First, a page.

VICTORIA, BC – Children’s Health Foundation of Vancouver Island and the Cerebral Palsy Association of BC (CPABC) today announced a new long-term partnership that will explore how the organizations can work together to better support children and youth living with Cerebral Palsy (CP) and complex needs across Vancouver Island and the surrounding islands.
The Foundation completed an extensive community engagement process concluding in January 2019, called Let’s Talk CP and Complex Needs. Based on those collective conversations, it was identified that one of the biggest opportunities is to build awareness about CP and complex needs among educators, policy makers, medical practitioners, and child and youth peer groups.
“Through our Let’s Talk CP series we learned that one of the biggest obstacles facing families and service providers is how diverse CP is. The reality for families is that like autism, CP is on a spectrum. Cerebral palsy often gets interpreted as being solely physical, but it can affect individuals mentally, emotionally, or behaviourally as well. Without a unifying message, individuals and their families are saddled with repeatedly educating others about the impacts of CP. It is our hope that by raising awareness and bringing supports closer to home, we can help to ease some of the burden for these Island families,” says Veronica Carroll, CEO at Children’s Health Foundation.
CPABC views this partnership as an incredible opportunity not only for Vancouver Island families, but as a pilot project that can be expanded provincially.
“Partnering with Children’s Health Foundation of Vancouver Island reflects the work we are doing going virtual during the pandemic. Being able to pivot to enhance rather than diminish our services” says Elizabeth Specht, Executive Director. “We are extremely excited and proud to be embarking on this partnership to further extend our reach and service to Island Families.”
Local pediatric surgeon and Children’s Health Foundation board member Dr. Norgrove Penny participated in the Let’s Talk CP series and recognizes the great challenges that families and caregivers face in trying to navigate medical care, education, social activities, and recreation.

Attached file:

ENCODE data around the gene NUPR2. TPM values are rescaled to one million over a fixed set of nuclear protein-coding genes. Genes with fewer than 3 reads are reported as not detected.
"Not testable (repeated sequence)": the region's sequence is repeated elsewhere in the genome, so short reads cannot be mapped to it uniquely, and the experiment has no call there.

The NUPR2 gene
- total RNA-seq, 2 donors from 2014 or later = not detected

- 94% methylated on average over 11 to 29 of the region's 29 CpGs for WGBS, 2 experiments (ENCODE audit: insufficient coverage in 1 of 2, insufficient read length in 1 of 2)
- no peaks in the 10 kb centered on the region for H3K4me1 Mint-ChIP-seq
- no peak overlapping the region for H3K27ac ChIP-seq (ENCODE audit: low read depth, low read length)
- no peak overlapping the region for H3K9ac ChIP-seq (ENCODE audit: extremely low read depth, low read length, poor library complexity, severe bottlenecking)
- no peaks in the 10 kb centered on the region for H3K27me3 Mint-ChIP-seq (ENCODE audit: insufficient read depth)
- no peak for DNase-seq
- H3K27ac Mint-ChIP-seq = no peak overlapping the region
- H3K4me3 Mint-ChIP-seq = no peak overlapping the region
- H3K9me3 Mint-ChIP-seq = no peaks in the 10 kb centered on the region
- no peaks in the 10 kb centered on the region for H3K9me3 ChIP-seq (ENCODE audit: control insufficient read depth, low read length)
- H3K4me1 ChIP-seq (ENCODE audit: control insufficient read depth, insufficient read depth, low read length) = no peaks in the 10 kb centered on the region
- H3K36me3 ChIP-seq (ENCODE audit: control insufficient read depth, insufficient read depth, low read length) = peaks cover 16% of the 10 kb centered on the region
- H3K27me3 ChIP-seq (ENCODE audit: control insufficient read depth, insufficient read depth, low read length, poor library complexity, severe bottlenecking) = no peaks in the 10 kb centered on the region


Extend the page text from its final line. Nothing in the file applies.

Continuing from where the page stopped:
“It is our vision at the Children’s Health Foundation of Vancouver Island that every child with cerebral palsy achieve the very best they are capable of physically, emotionally, and socially, and are enabled to become happy productive citizens fully included in our communities. It is our privilege to partner with them and their families in small but tangible ways to achieve this end and make sure no child “falls through the cracks,” said Dr. Penny.
“I have the privilege and pleasure of interacting with these children on a regular basis, and they show enormous pluck, bravery, and resilience. They teach us what they can do, not what they cannot do, as they overcome obstacles and challenges, we find hard to imagine,” he said.
The Crumpler family understands firsthand the importance of lessening barriers to information and supports for families who have children with CP.
“When I first heard about the partnership between the Foundation and CPABC, I actually got a bit emotional. When our son was first diagnosed with CP, we lived in northern Vancouver Island, and we really struggled looking for information, services and supports within the community for our family,” says Karena Crumpler.
“Being on the Island left us a little more isolated from resources, groups, and activities you would typically find in bigger cities. I think that increasing access to resources and lessening barriers to information will be a big comfort for families who have children with CP. Knowing there are other families you can connect with, and that there will be resources for schools, doctors, and care providers will be such a huge help.”
Cerebral palsy affects approximately 350 children and their families on Vancouver Island and surrounding island communities.